The Benefits of Using Benson the Boxer as a Psychoeducational Tool
When a child presents in therapy after experiencing a significant loss, a cognitive psychopathology approach is commonly taken to treat the child’s fear-based thoughts and responses. This top-down approach assumes the child has effective cognitive ability to address unhelpful thoughts and behaviours. However, children suffering loss and trauma are generally anxious, fearful, and a little confused (Linden, & Rutkowski, 2013). And therapy itself can be fearful! A child being told they are going to “see someone” for treatment after a loss (be that a loss due to a death, parental divorce, or any change that has resulted in anxiety) can believe there something wrong with them. Most children are uncertain what “treatment” or “therapy” is about. The environment of the therapy room is unfamiliar and the therapist unknown, all adding to the fear and anxiety the child is presently experiencing.
Before any therapy begins, the child’s limbic system must be calmed by ensuring the child feels relaxed, comfortable, valued, and safe. A positive therapeutic alliance begins with a smile, displaying warmth and showing genuine care that are all part of building a positive rapport with a child. But what next?
Many therapists feel totally out of their depth when counselling children. A child’s attention span is short, they can be fidgety and restless, or they may not “gel” with the therapist: many adults are keenly aware that children are not shy when it comes to expressing their dislike for a particular place or person. Fear may result in the child clamming up, or not being able to provide any more than an occasional yes or no, a nod or a grunt.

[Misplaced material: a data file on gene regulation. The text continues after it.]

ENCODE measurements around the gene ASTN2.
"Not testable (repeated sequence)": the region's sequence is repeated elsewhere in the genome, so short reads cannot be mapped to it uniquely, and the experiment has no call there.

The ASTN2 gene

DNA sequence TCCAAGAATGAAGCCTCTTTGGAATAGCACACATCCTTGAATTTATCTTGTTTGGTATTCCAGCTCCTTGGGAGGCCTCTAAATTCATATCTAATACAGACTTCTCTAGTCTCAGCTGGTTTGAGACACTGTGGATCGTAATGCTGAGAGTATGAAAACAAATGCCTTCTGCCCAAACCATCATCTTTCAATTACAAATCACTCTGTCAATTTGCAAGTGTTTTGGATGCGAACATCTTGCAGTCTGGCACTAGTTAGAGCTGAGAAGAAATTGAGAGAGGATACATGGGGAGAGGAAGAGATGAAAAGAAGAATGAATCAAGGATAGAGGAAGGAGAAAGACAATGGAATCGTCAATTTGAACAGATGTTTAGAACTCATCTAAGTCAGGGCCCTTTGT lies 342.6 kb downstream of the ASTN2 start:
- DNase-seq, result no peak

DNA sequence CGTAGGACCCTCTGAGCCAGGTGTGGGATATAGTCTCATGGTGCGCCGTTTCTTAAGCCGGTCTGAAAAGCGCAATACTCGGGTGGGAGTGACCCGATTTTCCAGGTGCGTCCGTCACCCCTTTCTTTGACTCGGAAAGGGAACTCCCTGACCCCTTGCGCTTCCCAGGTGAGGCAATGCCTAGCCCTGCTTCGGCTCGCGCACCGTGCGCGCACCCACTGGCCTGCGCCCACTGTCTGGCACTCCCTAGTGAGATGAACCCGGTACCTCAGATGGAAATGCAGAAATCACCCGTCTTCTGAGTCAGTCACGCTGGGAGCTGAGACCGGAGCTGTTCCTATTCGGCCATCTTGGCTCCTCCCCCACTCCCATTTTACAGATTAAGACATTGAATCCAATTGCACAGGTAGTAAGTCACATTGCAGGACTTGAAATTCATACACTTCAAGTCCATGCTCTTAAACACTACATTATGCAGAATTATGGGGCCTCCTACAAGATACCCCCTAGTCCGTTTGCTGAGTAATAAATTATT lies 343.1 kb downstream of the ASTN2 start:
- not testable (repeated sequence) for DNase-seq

Storytelling and reading to a child are good ways for the therapist to engage with the child, right brain to right brain, and hold their interest (Rossouw, 2012). Children enjoy the stories and they can help create a positive therapeutic alliance as a framework of trust is generated (Geldard, Geldard, & Foo, 2013). Engaging in storytelling together inadvertently fulfils some vital psychological needs, in particular, the need to feel connection with the therapist, so that a child feels safe in sharing their vulnerabilities, and provides opportunities to build strong attachments (Allison & Rossouw 2013).
An equally important psychological need is providing the child with a sense of control. This can be achieved during the story when the therapist (the reader) invites the child to turn the pages, hold the book, point to various features in the pictures, choose to hold a soft toy while listening, or simply to choose the part they would like to read. The story of Benson provides orientation and can help give some insight into the way a child is feeling about their own personal situation of loss. Experiential evidence has shown that reading Benson the Boxer to a child has been the catalyst for a cathartic experience due to the normalizing of emotions the individual may be feeling. Interestingly, this has also been helpful for adults.
The Benson the Boxer story can help calm distress and anxiety surrounding situations of childhood loss. The artwork immediately captures a child’s attention, and as the story progresses there is a sense of understanding of what grief and emotional pain look like, normalizing the child’s behavioural reactions. It acknowledges and names the emotions associated with grief and sadness and outlines the neuroscience behind the protection behaviours a child may have adopted.
The story of Benson’s loss and grief provides children with opportunities to share their own personal journey of loss as they identify with Benson’s pain. Engaging a child in a story uses a bottom-up approach, down-regulating the stress response, activating predominantly the right frontal cortex, the primary area affected by the emotional or social pain commonly associated with loss (Dahlitz, 2017). The stories are accompanied by bright, colourful, and engaging illustrations that enhance the activation of positive memories by facilitating new memory networks. Benson the Boxer: A Story of Loss and Life identifies with the loss a child is experiencing, allowing their own personal grief to unfold.[Content protected for subscribers only]